Public Domain is an example of certain intellectual works which are NOT protected by copyright. For example, older classic books published before 1923 in the United States, such as the traditional story Snow White and the Seven Dwarfs, are usually in the public domain. Public domain legally belongs to the public and may be used by anyone for free. This does not mean that the Disney film Snow White (1937) or other new creative expressions of Snow White are in the public domain. Remember, only most works published before 1923 are in the public domain. Other exceptions include U.S. government materials such as government documents. Common facts such as names listed in a telephone book or ingredients in a recipe found in a cookbook may not be copyrighted. However, the formatting or expression of common facts could be copyrighted. There are other intellectual works that may require a patent or trademark which we also cover at this site.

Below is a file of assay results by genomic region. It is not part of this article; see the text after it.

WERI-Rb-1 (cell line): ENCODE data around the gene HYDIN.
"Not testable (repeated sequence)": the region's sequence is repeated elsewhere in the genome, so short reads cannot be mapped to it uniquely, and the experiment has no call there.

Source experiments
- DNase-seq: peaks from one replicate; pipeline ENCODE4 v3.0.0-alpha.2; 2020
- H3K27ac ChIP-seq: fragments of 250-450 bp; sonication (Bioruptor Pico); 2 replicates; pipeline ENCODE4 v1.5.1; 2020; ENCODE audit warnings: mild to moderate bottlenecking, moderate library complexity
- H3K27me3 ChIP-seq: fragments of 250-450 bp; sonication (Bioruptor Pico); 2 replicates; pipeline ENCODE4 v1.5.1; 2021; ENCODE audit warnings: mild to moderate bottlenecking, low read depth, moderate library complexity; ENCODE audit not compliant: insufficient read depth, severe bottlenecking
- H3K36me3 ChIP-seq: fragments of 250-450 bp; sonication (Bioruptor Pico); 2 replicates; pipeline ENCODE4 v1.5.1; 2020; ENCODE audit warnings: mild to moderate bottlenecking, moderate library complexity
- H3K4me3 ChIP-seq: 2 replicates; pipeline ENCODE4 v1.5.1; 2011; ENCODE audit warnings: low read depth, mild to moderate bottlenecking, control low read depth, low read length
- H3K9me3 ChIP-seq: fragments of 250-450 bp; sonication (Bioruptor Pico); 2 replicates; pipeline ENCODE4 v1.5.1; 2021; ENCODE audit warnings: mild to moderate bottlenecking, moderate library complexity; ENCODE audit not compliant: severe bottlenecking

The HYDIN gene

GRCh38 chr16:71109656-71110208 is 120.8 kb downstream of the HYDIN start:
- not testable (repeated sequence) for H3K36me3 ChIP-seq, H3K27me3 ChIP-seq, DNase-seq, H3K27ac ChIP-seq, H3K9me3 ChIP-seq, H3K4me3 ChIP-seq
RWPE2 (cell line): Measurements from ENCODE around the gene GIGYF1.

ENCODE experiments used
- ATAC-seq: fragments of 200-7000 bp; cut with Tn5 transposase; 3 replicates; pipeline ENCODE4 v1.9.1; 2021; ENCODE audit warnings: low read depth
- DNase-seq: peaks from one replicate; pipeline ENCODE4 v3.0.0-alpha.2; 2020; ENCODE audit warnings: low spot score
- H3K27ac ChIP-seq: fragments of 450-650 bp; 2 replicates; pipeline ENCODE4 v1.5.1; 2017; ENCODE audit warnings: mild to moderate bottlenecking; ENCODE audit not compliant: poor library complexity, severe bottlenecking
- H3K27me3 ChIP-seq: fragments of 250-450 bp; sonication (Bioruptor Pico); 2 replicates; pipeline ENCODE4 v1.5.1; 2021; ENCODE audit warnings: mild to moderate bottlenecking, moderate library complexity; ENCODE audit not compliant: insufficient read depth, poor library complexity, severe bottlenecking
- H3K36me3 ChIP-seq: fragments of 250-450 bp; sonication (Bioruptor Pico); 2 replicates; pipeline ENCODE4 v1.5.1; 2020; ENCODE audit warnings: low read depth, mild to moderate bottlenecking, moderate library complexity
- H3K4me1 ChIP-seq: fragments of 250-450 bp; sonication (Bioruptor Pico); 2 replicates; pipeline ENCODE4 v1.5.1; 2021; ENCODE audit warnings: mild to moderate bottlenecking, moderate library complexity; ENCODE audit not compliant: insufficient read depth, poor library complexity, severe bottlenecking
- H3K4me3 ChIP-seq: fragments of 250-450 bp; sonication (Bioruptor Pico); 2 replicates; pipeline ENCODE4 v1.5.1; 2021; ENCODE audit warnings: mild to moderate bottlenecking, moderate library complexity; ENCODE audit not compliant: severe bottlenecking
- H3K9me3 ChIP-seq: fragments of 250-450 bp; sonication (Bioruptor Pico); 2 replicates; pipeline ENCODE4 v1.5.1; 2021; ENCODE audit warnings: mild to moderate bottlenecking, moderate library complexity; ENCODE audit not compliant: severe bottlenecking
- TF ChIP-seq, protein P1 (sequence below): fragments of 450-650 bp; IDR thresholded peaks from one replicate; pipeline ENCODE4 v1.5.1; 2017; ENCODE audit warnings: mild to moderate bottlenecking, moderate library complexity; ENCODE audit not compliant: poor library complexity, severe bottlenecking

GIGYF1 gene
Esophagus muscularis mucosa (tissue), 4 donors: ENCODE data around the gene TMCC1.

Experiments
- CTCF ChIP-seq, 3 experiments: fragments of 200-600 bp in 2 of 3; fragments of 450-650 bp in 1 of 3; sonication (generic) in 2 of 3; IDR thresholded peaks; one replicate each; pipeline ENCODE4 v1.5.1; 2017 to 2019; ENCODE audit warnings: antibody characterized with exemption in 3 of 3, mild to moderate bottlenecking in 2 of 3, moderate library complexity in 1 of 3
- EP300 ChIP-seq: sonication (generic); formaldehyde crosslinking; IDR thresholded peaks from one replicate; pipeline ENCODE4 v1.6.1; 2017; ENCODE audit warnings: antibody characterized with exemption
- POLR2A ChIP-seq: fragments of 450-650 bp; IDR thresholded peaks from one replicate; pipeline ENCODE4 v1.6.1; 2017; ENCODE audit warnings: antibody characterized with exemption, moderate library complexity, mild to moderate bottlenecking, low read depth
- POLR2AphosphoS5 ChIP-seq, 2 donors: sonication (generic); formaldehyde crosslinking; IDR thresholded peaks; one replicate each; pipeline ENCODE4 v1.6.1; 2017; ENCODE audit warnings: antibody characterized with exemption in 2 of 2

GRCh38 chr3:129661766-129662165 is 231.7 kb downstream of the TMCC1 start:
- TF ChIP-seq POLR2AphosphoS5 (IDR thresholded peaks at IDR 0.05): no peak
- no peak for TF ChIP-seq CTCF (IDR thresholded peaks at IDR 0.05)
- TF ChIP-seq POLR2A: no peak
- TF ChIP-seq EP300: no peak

So when do most published works fall into the public domain? Virtually all U.S. works published before 1923 are public domain. Since the copyright law before 1976 required a copyright notice for copyright, any work published between 1923 through 1977 without a copyright notice is most likely in the public domain. See our guide on Researching & Tracing Copyright Renewal Records to help determine when other works have fallen into the public domain.

See the Cornell University Copyright Terms and the Public Domain @ http://copyright.cornell.edu/resources/publicdomain.cfm for a chart which helps to sort out the details. It reveals that the works which were published with copyright notice between 1923 through 1963, but were never renewed, are also public domain. See also Peter Hirtle's When Is 1923 Going to Arrive and Other Complications of the U.S. Public Domain in the September 2012 issue of Searcher with more details. 
Open source, Creative Commons, and orphaned works, are other alternatives to traditional copyright covered on this site. 
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